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[3] Insights for language: Applying the algorithm
Published: 01 Jul 2019

In our last blog we talked you through the Rescorla-Wagner rule and worked through a classic example from the literature. This week we would like to repeat this procedure on an actual linguistic example. Let's say that we want to use the same algorithm to learn when to use the verb start and when to use the verb begin from exposure to examples only. There are two forms to choose from: START and BEGIN. Native speakers of English won't find it hard to select the verb that fits the grammatical and semantic context best, but what guides them? Let's look at a few examples:

• The movie ______ at 7:30pm.
• The car wouldn't ______ .
• My grandfather _____ his company in 1927.
• The meeting ____ at 9am.
• We should ___ early, before traffic gets busy.
• The day _____ well.

Table 6 presents information just like the one that was given in Table 1, but this time for verbs. Let's agree to label the context that requires one of the two verbs we're interested in <commence>.

Table 6

 Cues Outcomes Frequency commence; journey START 2 commence; machine START 11 commence; movie START 19 commence; movie BEGIN 10 commence; business START 2 commence; meeting BEGIN 17 commence; meeting START 9 commence; day BEGIN 8 commence; day START 3

This time we will not expand Table 6 - it contains a total of 81 learning events! Rather, we will present only the first ten learning events, as they would appear after such table expansion and randomization (like we did in the previous exercises).

Table 7

 Trial Cues Outcomes 1 commence; meeting BEGIN 2 commence; movie START 3 commence; meeting BEGIN 4 commence; day BEGIN 5 commence; meeting BEGIN 6 commence; machine START 7 commence; movie START 8 commence; machine START 9 commence; machine START 10 commence; movie START ... ...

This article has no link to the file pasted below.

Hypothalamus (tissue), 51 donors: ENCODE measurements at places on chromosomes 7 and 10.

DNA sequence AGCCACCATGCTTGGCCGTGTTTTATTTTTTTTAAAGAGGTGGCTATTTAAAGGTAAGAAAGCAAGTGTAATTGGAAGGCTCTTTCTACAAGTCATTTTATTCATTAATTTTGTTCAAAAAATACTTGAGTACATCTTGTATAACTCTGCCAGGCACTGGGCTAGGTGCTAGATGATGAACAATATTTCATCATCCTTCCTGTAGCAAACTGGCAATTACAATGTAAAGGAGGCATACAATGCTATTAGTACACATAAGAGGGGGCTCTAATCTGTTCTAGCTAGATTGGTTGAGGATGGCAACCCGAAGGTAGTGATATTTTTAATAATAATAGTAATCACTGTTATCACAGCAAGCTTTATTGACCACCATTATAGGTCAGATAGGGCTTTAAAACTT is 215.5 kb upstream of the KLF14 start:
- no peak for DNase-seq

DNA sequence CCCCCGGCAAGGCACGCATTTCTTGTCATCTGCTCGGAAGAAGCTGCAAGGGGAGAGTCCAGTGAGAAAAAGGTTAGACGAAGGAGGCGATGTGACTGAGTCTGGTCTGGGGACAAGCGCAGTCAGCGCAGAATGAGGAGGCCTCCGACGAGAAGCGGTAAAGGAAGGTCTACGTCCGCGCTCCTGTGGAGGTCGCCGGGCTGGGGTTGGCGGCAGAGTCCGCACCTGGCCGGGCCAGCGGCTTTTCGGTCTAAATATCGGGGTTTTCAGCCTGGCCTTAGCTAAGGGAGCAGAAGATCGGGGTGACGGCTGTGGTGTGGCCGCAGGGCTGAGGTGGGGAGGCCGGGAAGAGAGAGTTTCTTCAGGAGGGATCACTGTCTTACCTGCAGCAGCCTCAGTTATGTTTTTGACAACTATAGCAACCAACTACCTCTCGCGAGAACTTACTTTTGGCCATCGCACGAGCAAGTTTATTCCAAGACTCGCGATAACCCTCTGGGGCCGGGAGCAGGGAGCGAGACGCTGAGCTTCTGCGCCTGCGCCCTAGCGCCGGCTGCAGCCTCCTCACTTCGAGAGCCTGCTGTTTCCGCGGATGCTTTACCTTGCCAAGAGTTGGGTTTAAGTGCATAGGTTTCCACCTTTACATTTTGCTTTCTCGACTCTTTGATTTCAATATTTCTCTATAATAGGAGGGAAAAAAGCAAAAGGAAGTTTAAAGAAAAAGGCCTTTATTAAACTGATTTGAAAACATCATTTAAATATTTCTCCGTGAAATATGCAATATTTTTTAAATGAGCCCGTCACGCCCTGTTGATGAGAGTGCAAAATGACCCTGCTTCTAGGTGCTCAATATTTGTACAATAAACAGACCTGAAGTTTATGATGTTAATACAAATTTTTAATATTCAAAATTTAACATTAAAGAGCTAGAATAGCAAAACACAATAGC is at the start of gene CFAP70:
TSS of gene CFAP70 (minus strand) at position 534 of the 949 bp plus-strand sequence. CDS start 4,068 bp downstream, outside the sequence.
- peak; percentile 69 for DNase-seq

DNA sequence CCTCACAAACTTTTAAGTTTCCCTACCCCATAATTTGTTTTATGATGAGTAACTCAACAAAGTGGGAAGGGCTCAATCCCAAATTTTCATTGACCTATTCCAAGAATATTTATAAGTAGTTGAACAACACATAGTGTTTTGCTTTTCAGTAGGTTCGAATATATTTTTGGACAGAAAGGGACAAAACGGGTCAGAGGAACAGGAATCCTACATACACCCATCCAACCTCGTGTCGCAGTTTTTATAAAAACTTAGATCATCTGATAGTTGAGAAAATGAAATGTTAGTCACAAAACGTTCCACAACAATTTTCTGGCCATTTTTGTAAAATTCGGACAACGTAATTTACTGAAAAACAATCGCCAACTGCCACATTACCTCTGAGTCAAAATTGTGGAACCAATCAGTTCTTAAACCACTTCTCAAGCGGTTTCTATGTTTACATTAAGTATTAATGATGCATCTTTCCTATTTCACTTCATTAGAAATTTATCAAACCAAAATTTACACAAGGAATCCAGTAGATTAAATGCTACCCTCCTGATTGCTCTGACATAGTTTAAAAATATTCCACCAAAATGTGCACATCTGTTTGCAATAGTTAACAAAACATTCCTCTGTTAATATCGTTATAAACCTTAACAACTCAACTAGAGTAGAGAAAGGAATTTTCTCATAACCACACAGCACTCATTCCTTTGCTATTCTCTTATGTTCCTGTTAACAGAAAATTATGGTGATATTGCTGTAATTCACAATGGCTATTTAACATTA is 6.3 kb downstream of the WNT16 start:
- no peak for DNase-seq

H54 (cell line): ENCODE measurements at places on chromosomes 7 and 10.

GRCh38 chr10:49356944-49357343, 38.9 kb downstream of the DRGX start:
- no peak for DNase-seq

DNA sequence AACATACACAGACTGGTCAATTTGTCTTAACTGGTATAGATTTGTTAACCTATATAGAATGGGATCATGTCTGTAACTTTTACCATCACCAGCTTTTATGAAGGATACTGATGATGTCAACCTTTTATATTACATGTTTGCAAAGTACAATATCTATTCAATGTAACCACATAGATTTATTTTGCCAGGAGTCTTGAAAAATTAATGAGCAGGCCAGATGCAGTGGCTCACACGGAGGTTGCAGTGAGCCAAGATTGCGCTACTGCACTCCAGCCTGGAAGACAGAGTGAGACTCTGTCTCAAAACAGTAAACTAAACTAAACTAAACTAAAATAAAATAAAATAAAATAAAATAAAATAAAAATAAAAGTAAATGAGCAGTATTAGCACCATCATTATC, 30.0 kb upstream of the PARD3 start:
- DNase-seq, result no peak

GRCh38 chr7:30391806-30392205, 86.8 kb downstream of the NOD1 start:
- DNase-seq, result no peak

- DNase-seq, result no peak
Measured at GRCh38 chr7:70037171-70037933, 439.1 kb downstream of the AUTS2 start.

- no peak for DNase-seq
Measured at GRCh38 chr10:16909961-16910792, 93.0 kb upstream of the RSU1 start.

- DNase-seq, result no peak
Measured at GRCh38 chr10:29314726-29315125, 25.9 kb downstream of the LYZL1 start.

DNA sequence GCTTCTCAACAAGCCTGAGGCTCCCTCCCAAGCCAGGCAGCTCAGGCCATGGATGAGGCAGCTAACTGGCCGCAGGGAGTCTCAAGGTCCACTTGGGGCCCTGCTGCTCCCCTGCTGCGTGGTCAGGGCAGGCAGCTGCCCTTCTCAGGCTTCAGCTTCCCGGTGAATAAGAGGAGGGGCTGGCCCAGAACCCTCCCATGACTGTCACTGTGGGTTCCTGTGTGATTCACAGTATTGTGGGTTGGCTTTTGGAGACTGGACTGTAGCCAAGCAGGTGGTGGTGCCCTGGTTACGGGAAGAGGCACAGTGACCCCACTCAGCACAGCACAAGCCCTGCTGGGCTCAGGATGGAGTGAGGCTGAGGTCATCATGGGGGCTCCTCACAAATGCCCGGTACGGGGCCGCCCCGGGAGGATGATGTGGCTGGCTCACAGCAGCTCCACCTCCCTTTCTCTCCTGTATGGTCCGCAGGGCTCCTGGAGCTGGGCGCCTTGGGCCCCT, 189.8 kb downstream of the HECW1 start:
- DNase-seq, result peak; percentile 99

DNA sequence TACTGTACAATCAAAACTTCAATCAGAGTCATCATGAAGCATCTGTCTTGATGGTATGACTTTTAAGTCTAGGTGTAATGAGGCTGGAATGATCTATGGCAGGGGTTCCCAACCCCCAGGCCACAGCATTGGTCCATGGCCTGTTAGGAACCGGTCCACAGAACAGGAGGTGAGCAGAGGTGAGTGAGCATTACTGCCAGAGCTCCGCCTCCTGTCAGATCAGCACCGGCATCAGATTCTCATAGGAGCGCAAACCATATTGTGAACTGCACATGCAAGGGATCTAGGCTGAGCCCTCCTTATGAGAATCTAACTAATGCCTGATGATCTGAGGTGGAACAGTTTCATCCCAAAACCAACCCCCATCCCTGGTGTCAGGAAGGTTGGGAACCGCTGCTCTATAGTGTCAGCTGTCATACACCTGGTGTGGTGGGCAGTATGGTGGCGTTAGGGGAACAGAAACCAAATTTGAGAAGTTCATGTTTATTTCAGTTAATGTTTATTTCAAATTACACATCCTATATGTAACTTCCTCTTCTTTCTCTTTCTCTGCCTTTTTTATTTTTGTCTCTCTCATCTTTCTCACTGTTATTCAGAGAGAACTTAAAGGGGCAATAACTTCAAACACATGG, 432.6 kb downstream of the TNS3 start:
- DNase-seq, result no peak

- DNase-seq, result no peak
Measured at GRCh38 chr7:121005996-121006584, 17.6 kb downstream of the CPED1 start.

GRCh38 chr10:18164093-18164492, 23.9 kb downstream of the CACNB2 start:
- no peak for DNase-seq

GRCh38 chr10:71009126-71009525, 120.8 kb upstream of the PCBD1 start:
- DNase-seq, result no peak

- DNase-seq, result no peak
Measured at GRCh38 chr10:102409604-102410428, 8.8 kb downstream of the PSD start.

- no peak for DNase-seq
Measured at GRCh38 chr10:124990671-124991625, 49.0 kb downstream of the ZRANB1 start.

Finally, Table 8 represents the value of the learning weights as they get updated for each cue-outcome combination, for the first ten and the last three learning events.

Table 8

 Trial commence business day journey machine meeting movie Outcome Outcome Outcome Outcome Outcome Outcome Outcome BEGIN START BEGIN START BEGIN START BEGIN START BEGIN START BEGIN START BEGIN START 1 0.010 0.000 0.000 0.000 0.000 0.000 0.000 0.000 0.000 0.000 0.010 0.000 0.000 0.000 2 0.010 0.010 0.000 0.000 0.000 0.000 0.000 0.000 0.000 0.000 0.010 0.000 0.000 0.010 3 0.020 0.010 0.000 0.000 0.000 0.000 0.000 0.000 0.000 0.000 0.020 0.000 0.000 0.010 4 0.030 0.010 0.000 0.000 0.010 0.000 0.000 0.000 0.000 0.000 0.020 0.000 0.000 0.010 5 0.039 0.010 0.000 0.000 0.010 0.000 0.000 0.000 0.000 0.000 0.029 0.000 0.000 0.010 6 0.039 0.020 0.000 0.000 0.010 0.000 0.000 0.000 0.000 0.010 0.029 0.000 0.000 0.010 7 0.038 0.029 0.000 0.000 0.010 0.000 0.000 0.000 0.000 0.010 0.029 0.000 0.000 0.020 8 0.038 0.039 0.000 0.000 0.010 0.000 0.000 0.000 -0.001 0.020 0.029 0.000 0.000 0.020 9 0.037 0.048 0.000 0.000 0.010 0.000 0.000 0.000 -0.001 0.029 0.029 0.000 0.000 0.020 10 0.037 0.058 0.000 0.000 0.010 0.000 0.000 0.000 -0.001 0.029 0.029 0.000 -0.001 0.029 ... ... ... ... ... ... ... ... ... ... ... ... ... ... 79 0.208 0.295 -0.003 0.016 0.060 0.011 -0.003 0.016 -0.012 0.091 0.121 0.035 0.045 0.126 80 0.205 0.302 -0.003 0.016 0.060 0.011 -0.003 0.016 -0.012 0.091 0.118 0.042 0.045 0.126 81 0.212 0.297 -0.003 0.016 0.060 0.011 -0.003 0.016 -0.012 0.091 0.118 0.042 0.052 0.122

The whole learning session can be presented visually:

The figure reveals some interesting results of learning.

First, it appears that the context of <commence> gives a bit more support to the outcome START than to BEGIN. This follows from the fact that <commence> was present on each trial, and, overall, START was somewhat more frequent than BEGIN (it was used in 46 vs. 35 trials). We can also see that the association weight between <commence> and BEGIN shows a tendency to stabilise (that is: reach asymptote) around the value of $$0.2$$. This is not the case for the weight between <commence> and START, which continues to grow in strength till the end of the learning session.

Next, our machine learned that <machine> and <movie> have a tendency to START, but that a <meeting> most likely BEGINs. There are some other, less strong positive connections, which reveal the 'doubts' that our machine has; for example, sometimes a <movie> can BEGIN and a <meeting> can occasionally START but a <machine> will most definitely not BEGIN, since that association weight terminates with a small negative value.

Linguists will recognize in this description of learning the dimensions that are typically distinguished in corpus-linguistic approaches to lexicography. This parallelism illustrates nicely how a computational modelling approach can be directly relevant to core questions in linguistics while adding insights as to how learning the relevant dimensions of lexical experience are identified and learned over time. Crucially, this approach works on much more than lexical phenomena and we refer to our Outputs page for other examples.

Petar/Dagmar